We met at Auntie Pastas, a locally owned Italian place on the outskirts of town, a couple of blocks from Kapiolani Park. We'd talked on the phone the day before, and Chris had agreed to bring his 13-year-old daughter down to the restaurant for an interview. Like the good dad that he is, he was guarded. He still is.
Carissa Moore Gallery
It was the winter of 2004-05, and Carissa Moore, Chris' daughter, had just beaten some of surfing's most notable women in solid 5-foot Haleiwa conditions. All of a sudden, daddy's little girl was somebody. Six years later, Carissa has proved her father to be prophetic. After a commanding performance over the course of the 2011 ASP Women's World Tour, with three wins in six tries (and three second-place finishes), Moore was crowned world champion on the beaches of France during the Roxy Pro Biarritz.
"With Carissa, it's not an issue of if, just when," best friend Coco Ho said two years ago when Moore was starting to get a little flak for not going full-bore on the tour.
But as the cliche goes, she was just taking it one heat at a time. Moore always has wanted to do it at her own pace, and contrary to what some say, her father always has been a big proponent of that. Success in the junior ranks came easier than a 360 in the soup. NSSA titles piled up, 11 in total. She quickly outgrew her competition, so she started competing against the boys. She wailed on John Florence and his buddies.
In 2008 she upset seven-time world champ Layne Beachley to win the Reef Hawaiian Pro, thus elevating her as the youngest surfer to win a Vans Triple Crown event. She showed up on the cover of Surfer magazine in '09, the first female to grace the front of the publication in more than a decade. By '10 she qualified for the ASP World Tour -- albeit still determined to get her high school diploma (from Punahou School, no less, the same institution that produced one Barack Obama). She'd win two tour events in '10, finish third in the world and be named rookie of the year. Come 2011, she's won three out of six events, placing a disappointing second in the other three.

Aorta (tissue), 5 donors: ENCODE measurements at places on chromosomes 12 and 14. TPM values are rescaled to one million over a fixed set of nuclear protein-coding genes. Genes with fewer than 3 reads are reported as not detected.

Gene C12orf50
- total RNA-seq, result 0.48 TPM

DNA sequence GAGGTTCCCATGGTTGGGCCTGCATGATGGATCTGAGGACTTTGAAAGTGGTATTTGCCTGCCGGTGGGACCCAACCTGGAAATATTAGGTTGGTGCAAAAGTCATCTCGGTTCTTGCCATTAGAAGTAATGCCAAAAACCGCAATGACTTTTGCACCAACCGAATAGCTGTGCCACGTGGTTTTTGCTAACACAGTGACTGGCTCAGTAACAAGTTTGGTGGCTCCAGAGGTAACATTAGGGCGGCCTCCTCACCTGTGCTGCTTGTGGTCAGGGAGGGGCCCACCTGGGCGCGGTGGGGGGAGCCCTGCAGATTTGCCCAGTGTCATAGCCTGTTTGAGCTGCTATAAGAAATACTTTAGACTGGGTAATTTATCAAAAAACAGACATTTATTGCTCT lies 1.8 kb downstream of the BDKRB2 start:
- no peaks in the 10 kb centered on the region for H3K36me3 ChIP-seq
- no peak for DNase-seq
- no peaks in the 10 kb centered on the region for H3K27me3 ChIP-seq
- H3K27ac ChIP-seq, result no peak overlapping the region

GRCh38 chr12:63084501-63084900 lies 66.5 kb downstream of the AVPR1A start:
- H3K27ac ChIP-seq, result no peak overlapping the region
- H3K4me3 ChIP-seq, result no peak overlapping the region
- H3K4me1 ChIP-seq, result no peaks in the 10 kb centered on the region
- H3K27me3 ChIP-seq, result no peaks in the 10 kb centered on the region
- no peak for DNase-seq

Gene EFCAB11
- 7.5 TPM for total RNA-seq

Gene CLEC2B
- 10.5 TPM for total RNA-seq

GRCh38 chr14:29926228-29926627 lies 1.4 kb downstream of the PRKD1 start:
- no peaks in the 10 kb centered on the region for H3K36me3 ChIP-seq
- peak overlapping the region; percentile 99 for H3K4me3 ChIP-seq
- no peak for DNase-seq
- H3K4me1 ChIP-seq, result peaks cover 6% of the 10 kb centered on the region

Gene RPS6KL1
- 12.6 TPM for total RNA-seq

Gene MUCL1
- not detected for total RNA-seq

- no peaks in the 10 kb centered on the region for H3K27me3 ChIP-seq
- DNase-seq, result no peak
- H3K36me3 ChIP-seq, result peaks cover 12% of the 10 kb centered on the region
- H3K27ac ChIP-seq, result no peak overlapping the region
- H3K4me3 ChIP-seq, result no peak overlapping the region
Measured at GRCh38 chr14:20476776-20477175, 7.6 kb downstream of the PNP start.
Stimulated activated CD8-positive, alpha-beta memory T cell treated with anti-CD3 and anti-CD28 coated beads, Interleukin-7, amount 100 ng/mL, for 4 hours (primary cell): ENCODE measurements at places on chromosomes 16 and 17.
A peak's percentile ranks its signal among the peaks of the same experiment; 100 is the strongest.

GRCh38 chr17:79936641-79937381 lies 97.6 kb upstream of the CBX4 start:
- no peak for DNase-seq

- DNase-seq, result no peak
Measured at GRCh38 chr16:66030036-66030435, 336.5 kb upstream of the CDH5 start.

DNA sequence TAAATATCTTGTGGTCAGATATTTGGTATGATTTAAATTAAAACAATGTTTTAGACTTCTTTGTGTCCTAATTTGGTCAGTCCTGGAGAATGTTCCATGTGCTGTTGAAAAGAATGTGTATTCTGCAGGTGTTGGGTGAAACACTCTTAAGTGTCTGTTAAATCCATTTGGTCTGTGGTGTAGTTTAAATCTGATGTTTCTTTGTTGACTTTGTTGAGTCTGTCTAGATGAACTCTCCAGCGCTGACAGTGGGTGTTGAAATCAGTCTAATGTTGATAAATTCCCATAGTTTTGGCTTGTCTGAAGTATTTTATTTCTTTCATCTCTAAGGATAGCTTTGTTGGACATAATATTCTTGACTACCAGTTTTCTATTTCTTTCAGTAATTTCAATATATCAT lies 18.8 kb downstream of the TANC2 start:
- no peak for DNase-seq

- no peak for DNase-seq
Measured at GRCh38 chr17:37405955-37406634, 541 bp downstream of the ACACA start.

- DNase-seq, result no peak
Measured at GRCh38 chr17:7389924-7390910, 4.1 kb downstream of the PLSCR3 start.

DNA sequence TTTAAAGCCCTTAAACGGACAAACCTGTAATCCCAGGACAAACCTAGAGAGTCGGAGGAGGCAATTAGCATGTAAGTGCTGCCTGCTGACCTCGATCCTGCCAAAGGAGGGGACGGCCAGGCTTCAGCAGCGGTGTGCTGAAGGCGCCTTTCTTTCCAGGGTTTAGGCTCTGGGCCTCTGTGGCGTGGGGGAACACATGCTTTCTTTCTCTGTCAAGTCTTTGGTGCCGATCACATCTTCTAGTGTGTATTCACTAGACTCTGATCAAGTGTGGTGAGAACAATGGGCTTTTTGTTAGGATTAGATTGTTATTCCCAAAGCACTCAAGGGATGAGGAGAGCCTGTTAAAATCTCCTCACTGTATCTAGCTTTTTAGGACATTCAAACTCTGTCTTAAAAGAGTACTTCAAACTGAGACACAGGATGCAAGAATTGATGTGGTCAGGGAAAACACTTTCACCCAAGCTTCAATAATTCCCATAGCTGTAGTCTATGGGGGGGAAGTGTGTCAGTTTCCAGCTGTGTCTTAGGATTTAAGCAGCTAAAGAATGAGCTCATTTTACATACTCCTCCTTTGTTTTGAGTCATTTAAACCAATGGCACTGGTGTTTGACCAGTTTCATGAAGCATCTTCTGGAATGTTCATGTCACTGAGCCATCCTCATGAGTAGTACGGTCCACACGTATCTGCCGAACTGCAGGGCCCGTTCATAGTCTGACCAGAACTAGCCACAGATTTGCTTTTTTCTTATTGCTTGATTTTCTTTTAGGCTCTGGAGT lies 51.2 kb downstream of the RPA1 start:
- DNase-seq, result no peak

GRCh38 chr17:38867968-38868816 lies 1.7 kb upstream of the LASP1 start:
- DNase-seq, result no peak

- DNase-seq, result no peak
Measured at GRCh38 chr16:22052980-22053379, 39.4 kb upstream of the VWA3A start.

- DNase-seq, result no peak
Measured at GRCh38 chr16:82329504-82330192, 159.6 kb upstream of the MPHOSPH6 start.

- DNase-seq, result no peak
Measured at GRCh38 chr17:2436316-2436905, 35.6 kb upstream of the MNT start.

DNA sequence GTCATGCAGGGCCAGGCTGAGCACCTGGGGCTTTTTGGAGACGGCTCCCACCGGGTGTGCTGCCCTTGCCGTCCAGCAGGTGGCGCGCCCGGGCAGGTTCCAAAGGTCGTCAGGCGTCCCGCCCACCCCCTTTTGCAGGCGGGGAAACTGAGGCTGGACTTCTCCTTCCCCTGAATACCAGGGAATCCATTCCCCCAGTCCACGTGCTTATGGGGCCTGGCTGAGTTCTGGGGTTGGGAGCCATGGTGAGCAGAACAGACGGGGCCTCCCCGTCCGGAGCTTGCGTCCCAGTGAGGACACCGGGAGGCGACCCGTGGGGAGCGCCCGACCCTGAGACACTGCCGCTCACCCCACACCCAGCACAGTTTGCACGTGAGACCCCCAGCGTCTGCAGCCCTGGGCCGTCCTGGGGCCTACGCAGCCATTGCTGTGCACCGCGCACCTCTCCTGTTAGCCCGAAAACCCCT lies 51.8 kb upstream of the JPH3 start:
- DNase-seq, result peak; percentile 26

And now she's the first woman from Hawaii to win a world title since Margo Oberg in 1981 and the first American woman since Lisa Andersen's four-title run ended in 1997.
She also is responsible for rewriting the financials in women's surfing. In 2008 she signed healthy contracts with Nike 6.0, Red Bull, Target and Oakley. The package is rumored to be worth somewhere in the neighborhood of three-quarters of a million dollars, big money by surfing's standards, huge money by women's surfing standards. Of course, that's not factoring in the world title bonus.
The scary thing is, she's just getting started. "People have no idea how good she's going to be," Chris deadpanned across the table at Auntie Pastas. That was six years ago, and one gets the feeling the same holds true today.
"I just got my own place," Moore said in an interview last month, not really all that interested to talk about surfing or the world title race. She's still a teenager, a young woman with many interests. "So that's been exciting," she continued, sounding like she'd make you a peanut butter and jelly sandwich if you dropped by. "I've been decorating and learning to cook. I got really domestic during the break."
She also harbors ambitions of someday becoming a teacher. "I like working with kids," she said.
But for now, surfing's the game. Her other interests will have to serve as distractions until her destiny is fulfilled. It's impossible to say how many world titles she'll pile up when it's all said and done. She's getting started early, still in her teens, which is reminiscent of how Kelly Slater started his run. The comparisons are uncanny: the early dominance, the record-breaking contracts, the intense media hype. When people finally got around to asking who the next Slater would be, who knew it'd be somebody donning a bikini?